Please be very careful ordering from Facebook ads

My wife passed me this item to look at – and it looks like a really good idea. We have a small flock of chickens so we don’t worry about composting much, but there are things like potato peelings and bones and such that the girls (and Pongo¹) won’t eat, so it would be nice to have something to reduce these scraps to something usable.

Amazing price, given that the most popular composter on Amazon runs for about $400.00.

I mean, who could turn down an offer like that?

Just for fun, I put one in my cart to see what shipping for a 22-lb (10kg) item would cost from California.

Any guesses?

$4.95.

Ok, with anything else discounted, this whole deal would fall into the “Too good to be true” category. So let’s do just a bit more research. Going to Scamadvisor.com, we find this summary:

Add this to a 1% trust score overall, and that’s more red flags than Tootle was confronted with when he jumped the tracks to play with the butterflies.

From “Tootle” – a Little Golden Book

Notice that the original ad claimed that there were only 65 left in stock. When I checked earlier this morning, it was down to 34. Now, it’s not beyond possibility that they got a new shipment within the last few hours, but the odds are better that these numbers are randomly generated to give the appearance of desirability and scarcity.

I suspect people who order this will never receive anything, or will be shipped cheap slum² that functions poorly and breaks quickly. Whatever the case,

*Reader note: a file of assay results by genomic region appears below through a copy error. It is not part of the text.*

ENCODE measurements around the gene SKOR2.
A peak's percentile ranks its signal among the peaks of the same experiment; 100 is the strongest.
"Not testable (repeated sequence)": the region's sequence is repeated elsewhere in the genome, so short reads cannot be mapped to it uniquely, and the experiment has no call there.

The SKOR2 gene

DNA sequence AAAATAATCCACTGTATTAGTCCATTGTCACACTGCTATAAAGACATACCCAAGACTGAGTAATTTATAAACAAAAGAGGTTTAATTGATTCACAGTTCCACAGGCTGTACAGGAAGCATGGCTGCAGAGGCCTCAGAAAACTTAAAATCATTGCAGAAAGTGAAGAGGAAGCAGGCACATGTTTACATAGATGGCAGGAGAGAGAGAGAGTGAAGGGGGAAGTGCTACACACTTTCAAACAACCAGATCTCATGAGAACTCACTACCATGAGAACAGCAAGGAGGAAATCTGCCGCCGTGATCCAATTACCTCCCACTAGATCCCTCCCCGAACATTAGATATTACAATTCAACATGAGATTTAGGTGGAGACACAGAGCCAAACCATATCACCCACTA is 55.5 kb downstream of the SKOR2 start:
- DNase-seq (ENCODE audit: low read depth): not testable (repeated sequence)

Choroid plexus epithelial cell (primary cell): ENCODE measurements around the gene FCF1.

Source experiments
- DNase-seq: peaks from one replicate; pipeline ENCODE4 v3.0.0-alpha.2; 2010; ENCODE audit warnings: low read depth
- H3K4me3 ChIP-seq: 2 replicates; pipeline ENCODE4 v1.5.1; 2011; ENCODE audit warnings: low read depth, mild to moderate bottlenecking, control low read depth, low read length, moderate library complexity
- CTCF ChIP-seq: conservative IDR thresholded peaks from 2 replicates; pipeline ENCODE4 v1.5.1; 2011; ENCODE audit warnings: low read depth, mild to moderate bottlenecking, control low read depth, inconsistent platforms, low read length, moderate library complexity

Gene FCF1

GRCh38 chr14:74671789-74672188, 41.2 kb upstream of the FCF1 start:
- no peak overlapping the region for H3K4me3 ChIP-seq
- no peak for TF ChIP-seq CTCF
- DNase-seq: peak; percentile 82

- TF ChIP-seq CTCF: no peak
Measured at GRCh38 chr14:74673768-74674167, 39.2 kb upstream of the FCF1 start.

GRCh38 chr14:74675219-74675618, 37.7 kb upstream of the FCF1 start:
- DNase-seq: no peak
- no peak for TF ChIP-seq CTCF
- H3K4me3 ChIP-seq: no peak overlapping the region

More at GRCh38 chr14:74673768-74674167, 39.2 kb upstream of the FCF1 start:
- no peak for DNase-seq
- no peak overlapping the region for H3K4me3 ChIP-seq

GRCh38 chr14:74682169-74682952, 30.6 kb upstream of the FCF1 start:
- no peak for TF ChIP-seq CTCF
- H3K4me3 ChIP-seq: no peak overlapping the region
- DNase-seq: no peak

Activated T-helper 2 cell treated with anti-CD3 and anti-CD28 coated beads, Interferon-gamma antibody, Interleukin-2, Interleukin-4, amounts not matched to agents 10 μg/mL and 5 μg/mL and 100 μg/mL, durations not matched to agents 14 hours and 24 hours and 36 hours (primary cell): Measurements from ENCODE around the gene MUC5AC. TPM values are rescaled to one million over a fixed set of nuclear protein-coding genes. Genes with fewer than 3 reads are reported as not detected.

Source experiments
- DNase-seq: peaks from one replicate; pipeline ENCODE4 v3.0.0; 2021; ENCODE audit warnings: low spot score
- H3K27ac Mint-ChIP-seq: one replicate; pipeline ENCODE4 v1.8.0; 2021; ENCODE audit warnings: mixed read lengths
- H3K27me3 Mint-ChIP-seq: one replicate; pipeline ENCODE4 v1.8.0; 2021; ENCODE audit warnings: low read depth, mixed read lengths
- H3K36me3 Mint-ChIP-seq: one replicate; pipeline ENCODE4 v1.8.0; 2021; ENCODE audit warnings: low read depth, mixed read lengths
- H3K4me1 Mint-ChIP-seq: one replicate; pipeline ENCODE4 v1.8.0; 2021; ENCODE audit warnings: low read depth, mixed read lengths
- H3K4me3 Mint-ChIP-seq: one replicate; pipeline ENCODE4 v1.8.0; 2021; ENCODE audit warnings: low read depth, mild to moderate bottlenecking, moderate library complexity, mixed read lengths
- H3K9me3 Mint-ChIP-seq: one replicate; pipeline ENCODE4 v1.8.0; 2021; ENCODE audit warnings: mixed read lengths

“The bitterness of poor quality lasts long after the sweetness of low price is forgotten.”

Source: Unknown. Attributed to Benjamin Franklin or Aldo Gucci without verification.

Who knows, I might be passing up on the deal of a lifetime, but this is not something I’m going to gamble $35.00 on.

For what it’s worth, a large percentage of ads that appear on your Facebook wall are put there by spurious companies for spurious merchandise. Stolen artwork and intellectual property are high on the list; teeshirt companies that pop up, sell stuff with Peanuts™ or Calvin and Hobbes™ or something else that’s not licensed, promoted by photoshopped images of Carl Sagan or Bill Nye or Neil deGrasse Tyson, vanish into the mist before they can be prosecuted, and pop up the next week with a different name (and most of these outfits are, predictably, in China).

The takeaway here is Be Very Careful when ordering merchandise from an ad on Facebook.There are legitimate concerns out there, but far too many of these ads (which Facebook is more than happy to accept advertising dollars from) will burn you badly. Do your research (that doesn’t mean watch some sleazy YouTube video) and protect your loved ones.

The Old Wolf has spoken.


Footnotes:

¹

Pongo

² “Slum” is what carnival hucksters call the cheap trash that you win when you play their midway games. As opposed to the major prizes that are very difficult to get.

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